Sports Illustrated currently has a couple of good articles about a crucial summer for the U.S. Men’s National Team. First, Greg Lalas writes that the Bradley Era has officially begun, which goes some way to assuaging my concerns about his permanent appointment.
While I was initially against the naming of Bradley as the interim coach, his performance has merited the removal of that tag from his job. This is now his team, and how they perform this summer will go a long way toward showing what kind of soccer the team will be playing, and even who will be playing it. I’ve admired how he’s begun bringing in new faces to replace Brian McBride and Claudio Reyna, who retired, as well as to challenge other veterans who may have been complacent in their roles.
The second by Johan Freedman argues that this summer is crucial in the beginning the road to the World Cup. I agree with a lot in this article. Particularly his point about the level of opposition.
It’s about time the U.S. began playing stiff opposition on the road. Traveling to Venezuela for the Copa America is an excellent start. They’ll find much stiffer competition than the team faced in the World Cup warm ups. With all due respect, Argentina, Paraguay, and Columbia are much better than Morocco, Venezuela and Latvia. And that’s not all, the team is traveling to Europe this fall to play matches against a number of countries, including 2006 World Cup participants Sweden and Switzerland.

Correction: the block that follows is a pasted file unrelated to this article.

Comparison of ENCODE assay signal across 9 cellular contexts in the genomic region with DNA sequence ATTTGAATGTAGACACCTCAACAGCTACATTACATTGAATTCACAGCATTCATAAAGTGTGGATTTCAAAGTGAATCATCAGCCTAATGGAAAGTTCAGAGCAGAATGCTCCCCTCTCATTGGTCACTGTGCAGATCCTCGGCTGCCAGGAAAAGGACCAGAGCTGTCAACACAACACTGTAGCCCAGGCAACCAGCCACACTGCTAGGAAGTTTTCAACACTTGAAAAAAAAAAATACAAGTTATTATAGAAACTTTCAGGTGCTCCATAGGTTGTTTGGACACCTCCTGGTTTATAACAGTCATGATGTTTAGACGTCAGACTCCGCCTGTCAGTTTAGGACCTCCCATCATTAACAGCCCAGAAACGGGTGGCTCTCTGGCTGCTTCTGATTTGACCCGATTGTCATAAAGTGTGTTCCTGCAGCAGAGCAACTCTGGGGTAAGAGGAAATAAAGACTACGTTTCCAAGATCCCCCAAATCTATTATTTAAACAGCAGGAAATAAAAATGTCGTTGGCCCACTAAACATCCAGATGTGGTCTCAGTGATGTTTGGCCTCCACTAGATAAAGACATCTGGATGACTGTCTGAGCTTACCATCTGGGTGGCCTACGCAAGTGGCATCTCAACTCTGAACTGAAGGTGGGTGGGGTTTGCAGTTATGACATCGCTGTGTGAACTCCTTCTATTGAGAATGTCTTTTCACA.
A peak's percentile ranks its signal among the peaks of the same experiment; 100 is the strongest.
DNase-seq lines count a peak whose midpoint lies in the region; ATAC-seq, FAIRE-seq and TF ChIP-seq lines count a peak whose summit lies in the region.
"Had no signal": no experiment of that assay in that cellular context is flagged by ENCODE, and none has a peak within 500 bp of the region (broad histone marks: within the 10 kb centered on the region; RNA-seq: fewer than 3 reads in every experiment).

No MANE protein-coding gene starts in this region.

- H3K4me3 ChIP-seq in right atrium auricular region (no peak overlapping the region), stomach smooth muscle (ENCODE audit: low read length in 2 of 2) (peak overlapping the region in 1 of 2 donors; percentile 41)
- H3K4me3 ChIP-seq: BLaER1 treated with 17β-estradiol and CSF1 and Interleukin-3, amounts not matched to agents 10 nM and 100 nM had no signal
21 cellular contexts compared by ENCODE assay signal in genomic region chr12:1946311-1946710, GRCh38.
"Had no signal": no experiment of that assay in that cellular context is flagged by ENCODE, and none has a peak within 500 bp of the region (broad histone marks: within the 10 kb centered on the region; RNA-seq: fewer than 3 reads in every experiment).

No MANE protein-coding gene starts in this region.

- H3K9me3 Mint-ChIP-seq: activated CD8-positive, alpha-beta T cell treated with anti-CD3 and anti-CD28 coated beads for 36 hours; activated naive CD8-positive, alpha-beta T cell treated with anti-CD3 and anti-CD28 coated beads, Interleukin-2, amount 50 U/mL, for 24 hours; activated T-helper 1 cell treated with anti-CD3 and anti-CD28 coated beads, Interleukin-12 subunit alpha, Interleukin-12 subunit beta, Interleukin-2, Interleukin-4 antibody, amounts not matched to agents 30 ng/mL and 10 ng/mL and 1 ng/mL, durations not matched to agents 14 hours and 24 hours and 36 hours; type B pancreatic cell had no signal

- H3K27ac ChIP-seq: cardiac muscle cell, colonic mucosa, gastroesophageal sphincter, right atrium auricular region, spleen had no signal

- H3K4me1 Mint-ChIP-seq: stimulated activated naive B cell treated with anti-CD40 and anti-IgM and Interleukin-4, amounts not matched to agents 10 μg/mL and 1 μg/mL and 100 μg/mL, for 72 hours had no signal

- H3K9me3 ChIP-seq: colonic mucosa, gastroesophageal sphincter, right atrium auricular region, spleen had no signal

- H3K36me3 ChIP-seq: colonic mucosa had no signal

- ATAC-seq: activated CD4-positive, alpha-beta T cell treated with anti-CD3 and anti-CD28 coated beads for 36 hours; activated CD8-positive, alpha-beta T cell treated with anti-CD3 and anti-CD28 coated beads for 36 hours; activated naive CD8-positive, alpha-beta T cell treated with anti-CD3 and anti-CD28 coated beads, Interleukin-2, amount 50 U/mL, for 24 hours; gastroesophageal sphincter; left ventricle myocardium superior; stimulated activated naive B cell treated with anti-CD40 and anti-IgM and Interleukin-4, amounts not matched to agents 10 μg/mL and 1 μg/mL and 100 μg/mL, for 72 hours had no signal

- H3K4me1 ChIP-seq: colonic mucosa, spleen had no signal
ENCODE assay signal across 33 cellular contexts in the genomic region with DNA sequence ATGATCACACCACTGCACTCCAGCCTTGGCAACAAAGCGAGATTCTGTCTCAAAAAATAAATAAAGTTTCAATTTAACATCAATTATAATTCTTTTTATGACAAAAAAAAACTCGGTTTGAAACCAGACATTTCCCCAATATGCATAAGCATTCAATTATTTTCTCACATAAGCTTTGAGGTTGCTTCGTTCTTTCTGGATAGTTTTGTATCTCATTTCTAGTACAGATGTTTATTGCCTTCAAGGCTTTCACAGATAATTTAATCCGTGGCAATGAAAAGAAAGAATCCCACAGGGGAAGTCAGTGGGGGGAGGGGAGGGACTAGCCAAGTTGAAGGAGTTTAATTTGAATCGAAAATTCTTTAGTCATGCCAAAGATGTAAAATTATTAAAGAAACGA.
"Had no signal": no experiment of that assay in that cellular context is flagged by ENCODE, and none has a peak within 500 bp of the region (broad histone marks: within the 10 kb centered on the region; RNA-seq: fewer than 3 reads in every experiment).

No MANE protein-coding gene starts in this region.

Finally, Freedman states that this summer sees the U-20 world championships. This tournament, later this summer, will showcase the future, and players should be looking at this as the best way to showcase their talents and begin the arguments for inclusion in the senior squad when qualification gets underway next year. I’m looking at you Freddy Adu, but I’m also expecting big things from Red Bull New York phenom Jozy Altidore.
How’s it working out so far? The U.S. opened the Gold Cup with a 1-0 win over Guatemala, a team that traditionally plays them very tough. Clint Dempsey scored the winner, and I expect that will begin to happen more and more often. More surprisingly here was who wore the captain’s armband—it wasn’t Landon Donovan. I’m not sure why either, especially since he had just begun recovering his form this winter. I guessing it’s getting other players experience with it before leaving for South America since Donovan likely will be staying in the U.S. for that tournament.